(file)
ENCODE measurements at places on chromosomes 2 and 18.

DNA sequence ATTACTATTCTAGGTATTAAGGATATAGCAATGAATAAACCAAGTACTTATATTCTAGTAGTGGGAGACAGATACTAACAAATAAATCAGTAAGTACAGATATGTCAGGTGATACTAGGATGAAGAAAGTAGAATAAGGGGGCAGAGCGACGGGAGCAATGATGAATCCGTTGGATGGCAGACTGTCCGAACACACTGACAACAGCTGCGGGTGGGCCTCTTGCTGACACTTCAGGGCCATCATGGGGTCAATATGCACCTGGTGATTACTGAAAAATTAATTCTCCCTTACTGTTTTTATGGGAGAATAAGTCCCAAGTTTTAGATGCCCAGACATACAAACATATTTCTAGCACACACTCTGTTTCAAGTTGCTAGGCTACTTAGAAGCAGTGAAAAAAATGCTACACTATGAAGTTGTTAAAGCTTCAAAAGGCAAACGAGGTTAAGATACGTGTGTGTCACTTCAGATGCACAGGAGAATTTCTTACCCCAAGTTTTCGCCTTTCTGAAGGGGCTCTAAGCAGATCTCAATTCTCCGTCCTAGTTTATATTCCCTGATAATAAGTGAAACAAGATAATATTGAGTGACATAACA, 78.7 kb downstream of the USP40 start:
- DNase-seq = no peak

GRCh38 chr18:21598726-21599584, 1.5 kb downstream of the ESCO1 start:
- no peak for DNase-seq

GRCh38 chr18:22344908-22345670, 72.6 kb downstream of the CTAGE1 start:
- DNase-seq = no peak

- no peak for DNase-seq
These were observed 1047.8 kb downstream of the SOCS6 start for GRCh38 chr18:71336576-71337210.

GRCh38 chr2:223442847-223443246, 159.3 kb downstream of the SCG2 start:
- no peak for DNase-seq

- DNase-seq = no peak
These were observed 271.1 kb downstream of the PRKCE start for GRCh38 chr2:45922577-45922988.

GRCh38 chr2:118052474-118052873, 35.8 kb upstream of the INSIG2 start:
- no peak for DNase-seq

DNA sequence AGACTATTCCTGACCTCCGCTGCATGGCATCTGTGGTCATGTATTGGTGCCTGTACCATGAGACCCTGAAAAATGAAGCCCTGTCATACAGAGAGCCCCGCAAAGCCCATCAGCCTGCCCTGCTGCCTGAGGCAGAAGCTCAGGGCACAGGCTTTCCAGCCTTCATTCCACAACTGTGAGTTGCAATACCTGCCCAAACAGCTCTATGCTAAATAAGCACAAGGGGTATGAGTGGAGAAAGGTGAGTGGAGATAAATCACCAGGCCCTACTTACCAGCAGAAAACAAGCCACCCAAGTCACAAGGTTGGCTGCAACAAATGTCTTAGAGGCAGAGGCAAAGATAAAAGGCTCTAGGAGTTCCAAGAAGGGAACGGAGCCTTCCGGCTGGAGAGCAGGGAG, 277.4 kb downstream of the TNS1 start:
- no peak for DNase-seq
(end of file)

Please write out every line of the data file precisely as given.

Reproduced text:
ENCODE measurements at places on chromosomes 2 and 18.

DNA sequence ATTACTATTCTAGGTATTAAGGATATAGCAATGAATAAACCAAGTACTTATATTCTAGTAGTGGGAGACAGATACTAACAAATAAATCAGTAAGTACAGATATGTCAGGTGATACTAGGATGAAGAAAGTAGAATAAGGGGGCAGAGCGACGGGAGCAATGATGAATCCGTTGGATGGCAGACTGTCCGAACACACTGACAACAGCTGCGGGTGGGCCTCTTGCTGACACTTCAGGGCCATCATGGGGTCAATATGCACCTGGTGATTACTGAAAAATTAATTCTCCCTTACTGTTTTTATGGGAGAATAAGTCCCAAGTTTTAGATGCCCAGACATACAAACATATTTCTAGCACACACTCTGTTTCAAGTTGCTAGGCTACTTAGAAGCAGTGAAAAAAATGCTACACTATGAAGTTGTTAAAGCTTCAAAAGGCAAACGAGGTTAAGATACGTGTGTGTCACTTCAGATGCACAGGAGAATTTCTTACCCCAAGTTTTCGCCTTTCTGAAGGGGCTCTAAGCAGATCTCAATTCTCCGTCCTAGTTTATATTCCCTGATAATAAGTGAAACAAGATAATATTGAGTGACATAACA, 78.7 kb downstream of the USP40 start:
- DNase-seq = no peak

GRCh38 chr18:21598726-21599584, 1.5 kb downstream of the ESCO1 start:
- no peak for DNase-seq

GRCh38 chr18:22344908-22345670, 72.6 kb downstream of the CTAGE1 start:
- DNase-seq = no peak

- no peak for DNase-seq
These were observed 1047.8 kb downstream of the SOCS6 start for GRCh38 chr18:71336576-71337210.

GRCh38 chr2:223442847-223443246, 159.3 kb downstream of the SCG2 start:
- no peak for DNase-seq

- DNase-seq = no peak
These were observed 271.1 kb downstream of the PRKCE start for GRCh38 chr2:45922577-45922988.

GRCh38 chr2:118052474-118052873, 35.8 kb upstream of the INSIG2 start:
- no peak for DNase-seq

DNA sequence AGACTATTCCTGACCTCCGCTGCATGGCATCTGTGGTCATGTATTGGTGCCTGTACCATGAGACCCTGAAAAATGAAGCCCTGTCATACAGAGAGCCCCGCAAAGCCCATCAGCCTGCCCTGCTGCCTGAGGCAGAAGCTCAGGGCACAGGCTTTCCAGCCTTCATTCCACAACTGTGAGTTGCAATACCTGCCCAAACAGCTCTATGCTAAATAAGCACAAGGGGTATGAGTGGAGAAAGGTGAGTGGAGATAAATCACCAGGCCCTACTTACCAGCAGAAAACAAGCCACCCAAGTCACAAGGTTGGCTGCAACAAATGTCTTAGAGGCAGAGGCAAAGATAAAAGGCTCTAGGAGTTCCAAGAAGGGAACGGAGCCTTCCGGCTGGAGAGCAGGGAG, 277.4 kb downstream of the TNS1 start:
- no peak for DNase-seq